The Successful Teens Database Design program provided hands-on skills in database design, programming and reporting using Microsoft Access, a software many of the students had never used.
The students were enlightened and enriched on various database design career paths including computer information systems, programming, computer science, nonprofit sector, and business management.
Over the course of the 2-week program the students were tasked with designing seven different databases. This included two educational, three nonprofit, and two business databases. By designing these different types of databases, the students were enriched in a wide variety of database design.
Local small businesses and nonprofits were interviewed by the students, and this is what the foundation of their business of nonprofit databases were built on.
The Making the Right Moves (MTRM) chess immersion program helped students link the strategy and planning required in the game of chess with real life and use of critical thinking. Based on the student’s backgrounds, this was the first time many of them took part and were taught the game of chess.
Through the game of chess, the students were exposed to a variety of skills including critical thinking, problem solving, project management and engineering. By learning these skills through the game of chess, the students were taught life lessons that will undoubtedly help them in the future.
Some of the lessons included in learning chess are teaching you to make the right move from the start, to not let your emotions guide your actions, to make sacrifices, and to take action and attack.
At the end of the program, the students were able to put their chess skills to the test and compete in three chess tournaments. An award was given to each student who competed in the tournament.
The Mighty Youth TV Production (MYTVM) media art and training program exposed students to the world of video production. They were enriched on camera operation, interviewing techniques, sound-set up, lighting and editing techniques using Adobe Premiere Pro, a software that these students had never used before.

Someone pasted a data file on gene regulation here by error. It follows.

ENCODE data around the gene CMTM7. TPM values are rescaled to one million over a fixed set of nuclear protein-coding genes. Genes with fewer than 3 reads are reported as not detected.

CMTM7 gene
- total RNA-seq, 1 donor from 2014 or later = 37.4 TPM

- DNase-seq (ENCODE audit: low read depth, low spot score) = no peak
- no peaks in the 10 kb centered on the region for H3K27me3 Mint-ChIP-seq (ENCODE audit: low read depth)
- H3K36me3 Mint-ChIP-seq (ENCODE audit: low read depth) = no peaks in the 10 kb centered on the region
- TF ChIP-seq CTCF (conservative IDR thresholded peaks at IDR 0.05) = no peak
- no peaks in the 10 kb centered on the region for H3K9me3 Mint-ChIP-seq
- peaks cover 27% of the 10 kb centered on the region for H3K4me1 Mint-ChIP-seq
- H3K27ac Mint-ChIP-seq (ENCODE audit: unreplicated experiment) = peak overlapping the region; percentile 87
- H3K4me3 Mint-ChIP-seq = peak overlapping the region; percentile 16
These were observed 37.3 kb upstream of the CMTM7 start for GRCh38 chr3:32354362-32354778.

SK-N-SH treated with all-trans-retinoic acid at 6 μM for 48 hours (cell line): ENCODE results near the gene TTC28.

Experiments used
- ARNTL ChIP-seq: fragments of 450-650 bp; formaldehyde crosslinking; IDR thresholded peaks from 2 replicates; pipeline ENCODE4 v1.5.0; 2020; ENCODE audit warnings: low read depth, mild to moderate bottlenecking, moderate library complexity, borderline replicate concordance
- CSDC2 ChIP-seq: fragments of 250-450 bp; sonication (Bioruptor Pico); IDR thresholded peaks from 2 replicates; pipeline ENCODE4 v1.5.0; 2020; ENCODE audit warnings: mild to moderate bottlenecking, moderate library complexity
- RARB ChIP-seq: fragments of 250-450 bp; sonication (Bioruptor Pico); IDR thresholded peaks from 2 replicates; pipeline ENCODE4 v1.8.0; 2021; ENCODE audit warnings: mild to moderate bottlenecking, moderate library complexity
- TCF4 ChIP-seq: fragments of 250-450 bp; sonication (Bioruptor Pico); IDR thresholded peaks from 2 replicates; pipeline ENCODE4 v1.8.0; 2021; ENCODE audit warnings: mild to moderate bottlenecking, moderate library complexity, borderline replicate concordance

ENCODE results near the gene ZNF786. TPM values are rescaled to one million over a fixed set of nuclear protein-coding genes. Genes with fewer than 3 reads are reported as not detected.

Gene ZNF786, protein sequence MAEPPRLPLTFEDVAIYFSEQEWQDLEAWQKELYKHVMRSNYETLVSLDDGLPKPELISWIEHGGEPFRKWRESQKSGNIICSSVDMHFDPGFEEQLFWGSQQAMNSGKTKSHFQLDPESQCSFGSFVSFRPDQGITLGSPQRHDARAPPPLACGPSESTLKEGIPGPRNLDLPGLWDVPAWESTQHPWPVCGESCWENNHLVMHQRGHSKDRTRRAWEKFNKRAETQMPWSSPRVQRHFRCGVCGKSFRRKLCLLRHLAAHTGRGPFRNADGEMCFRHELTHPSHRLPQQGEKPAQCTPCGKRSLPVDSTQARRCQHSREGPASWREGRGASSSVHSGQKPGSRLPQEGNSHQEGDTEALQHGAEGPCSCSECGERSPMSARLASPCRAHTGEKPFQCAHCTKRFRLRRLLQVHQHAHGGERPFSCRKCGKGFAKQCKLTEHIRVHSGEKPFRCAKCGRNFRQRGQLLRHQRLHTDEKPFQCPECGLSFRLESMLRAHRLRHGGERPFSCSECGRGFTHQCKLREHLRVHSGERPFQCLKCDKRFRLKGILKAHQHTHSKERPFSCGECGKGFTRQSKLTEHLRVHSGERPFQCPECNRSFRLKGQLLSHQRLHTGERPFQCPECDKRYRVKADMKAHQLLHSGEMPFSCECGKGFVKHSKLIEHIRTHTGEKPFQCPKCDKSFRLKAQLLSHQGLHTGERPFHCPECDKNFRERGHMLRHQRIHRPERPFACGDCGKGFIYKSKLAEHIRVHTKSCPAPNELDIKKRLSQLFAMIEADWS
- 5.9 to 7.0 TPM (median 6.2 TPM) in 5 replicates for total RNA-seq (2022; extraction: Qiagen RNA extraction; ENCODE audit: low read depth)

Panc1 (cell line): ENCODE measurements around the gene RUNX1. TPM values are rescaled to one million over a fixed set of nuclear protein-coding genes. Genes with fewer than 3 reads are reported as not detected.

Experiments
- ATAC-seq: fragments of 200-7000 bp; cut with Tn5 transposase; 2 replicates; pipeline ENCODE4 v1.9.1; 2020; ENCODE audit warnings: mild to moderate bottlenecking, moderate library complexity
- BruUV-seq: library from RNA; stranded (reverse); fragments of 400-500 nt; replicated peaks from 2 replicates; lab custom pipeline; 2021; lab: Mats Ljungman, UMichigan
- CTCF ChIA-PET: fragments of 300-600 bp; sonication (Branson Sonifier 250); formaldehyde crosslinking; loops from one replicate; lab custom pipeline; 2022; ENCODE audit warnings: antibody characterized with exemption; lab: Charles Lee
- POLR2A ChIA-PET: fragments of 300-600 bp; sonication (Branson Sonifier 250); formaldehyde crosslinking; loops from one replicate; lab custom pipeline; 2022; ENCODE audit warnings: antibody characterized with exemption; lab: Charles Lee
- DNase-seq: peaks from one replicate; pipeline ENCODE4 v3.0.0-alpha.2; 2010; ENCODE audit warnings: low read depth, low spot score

Exposure to various media career paths including TV/Film Production Specialization, audio visual specialization, media specialization, and videography were key aspects of the program.
The students were also presented with the opportunity to perform five interviews and edit 5 videos in their new studio room. With that came the great chance for them to interview the Superintendent of Dorchester Public Schools.
About People for Change Coalition (PFC Coalition): The PFC Coalition is a membership organization representing over 300 nonprofits and minority businesses in Prince George’s County, Southern Maryland, and throughout the state of Maryland. Incorporated in November 2011, our mission is to develop the nonprofit and minority business sector assessment, support, and expansion services. We do this thru outreach, education, and training. For more information visit www.pfccoalition.org or call 301-772-1552.
About Dorchester County Career and Technology Center (DCTC): The DCTC is the county’s lead entity committed to providing a high quality, safe, and inclusive learning environment in STEM that produces college and career ready citizens. They do this in partnership with the Dorchester County School System, parents, and community.
Special Thanks: A special thanks would like to be given out to our sponsors, BBT-Truist Bank, PNC Bank, Rural Maryland Council, Mid-Shore Regional Council, Dorchester County Career Technology Center, and Dorchester County Public Schools.